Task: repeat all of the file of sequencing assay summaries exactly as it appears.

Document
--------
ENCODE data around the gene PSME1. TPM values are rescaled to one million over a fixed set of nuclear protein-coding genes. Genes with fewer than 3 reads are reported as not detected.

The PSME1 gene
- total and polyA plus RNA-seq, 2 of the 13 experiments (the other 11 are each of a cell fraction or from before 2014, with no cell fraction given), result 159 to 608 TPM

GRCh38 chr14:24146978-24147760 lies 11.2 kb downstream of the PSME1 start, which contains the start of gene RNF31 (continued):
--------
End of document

ENCODE data around the gene PSME1. TPM values are rescaled to one million over a fixed set of nuclear protein-coding genes. Genes with fewer than 3 reads are reported as not detected.

The PSME1 gene
- total and polyA plus RNA-seq, 2 of the 13 experiments (the other 11 are each of a cell fraction or from before 2014, with no cell fraction given), result 159 to 608 TPM

GRCh38 chr14:24146978-24147760 lies 11.2 kb downstream of the PSME1 start, which contains the start of gene RNF31 (continued):